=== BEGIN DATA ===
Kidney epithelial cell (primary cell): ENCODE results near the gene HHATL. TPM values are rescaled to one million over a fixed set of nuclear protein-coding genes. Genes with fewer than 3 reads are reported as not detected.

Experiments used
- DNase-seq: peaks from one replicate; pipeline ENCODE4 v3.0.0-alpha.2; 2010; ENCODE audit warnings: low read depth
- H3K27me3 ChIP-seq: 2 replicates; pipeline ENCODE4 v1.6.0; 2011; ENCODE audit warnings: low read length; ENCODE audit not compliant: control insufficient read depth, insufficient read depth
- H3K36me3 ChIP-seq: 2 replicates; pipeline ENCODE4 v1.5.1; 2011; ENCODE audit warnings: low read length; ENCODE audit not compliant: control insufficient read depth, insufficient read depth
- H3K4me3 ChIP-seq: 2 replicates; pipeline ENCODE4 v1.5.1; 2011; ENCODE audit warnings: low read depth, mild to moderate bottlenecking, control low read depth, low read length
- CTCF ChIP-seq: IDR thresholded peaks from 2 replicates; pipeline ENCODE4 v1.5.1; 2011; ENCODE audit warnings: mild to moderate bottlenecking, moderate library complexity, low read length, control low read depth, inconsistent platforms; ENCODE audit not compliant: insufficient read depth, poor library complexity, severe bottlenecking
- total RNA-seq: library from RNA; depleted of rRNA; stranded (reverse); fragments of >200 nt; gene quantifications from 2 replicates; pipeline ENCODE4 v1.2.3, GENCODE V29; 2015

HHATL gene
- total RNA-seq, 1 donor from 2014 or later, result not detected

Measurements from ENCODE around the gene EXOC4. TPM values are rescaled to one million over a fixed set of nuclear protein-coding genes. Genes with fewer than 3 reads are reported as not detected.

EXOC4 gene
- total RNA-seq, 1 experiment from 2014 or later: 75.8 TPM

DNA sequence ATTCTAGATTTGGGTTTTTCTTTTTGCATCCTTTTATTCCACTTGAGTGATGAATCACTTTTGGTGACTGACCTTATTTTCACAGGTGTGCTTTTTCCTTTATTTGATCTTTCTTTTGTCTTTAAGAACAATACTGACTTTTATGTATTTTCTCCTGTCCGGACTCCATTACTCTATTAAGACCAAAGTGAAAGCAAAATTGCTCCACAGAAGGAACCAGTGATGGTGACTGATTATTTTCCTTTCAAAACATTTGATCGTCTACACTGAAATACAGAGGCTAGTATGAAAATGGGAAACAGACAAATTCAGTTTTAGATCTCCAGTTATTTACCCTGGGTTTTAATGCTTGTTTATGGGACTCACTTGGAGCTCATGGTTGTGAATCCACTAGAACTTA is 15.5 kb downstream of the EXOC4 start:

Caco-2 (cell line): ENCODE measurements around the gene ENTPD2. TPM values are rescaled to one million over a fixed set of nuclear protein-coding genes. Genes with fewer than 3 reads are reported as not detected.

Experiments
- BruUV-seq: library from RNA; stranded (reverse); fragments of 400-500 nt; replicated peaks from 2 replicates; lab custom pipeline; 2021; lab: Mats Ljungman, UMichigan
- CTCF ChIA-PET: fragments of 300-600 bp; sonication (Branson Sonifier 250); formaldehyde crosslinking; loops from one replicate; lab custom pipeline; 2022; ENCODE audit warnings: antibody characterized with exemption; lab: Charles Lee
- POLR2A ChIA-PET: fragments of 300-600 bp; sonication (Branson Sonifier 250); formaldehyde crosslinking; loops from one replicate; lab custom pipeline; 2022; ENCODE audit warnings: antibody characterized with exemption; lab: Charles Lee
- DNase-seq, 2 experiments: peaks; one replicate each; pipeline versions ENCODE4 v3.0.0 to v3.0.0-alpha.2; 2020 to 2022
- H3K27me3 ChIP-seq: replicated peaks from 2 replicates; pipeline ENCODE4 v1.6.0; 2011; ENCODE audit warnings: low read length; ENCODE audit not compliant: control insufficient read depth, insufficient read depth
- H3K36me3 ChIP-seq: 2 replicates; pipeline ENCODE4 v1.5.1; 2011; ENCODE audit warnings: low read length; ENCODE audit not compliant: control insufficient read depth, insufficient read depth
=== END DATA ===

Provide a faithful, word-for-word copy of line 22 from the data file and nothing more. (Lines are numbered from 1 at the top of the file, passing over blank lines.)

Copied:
- H3K36me3 ChIP-seq: 2 replicates; pipeline ENCODE4 v1.5.1; 2011; ENCODE audit warnings: low read length; ENCODE audit not compliant: control insufficient read depth, insufficient read depth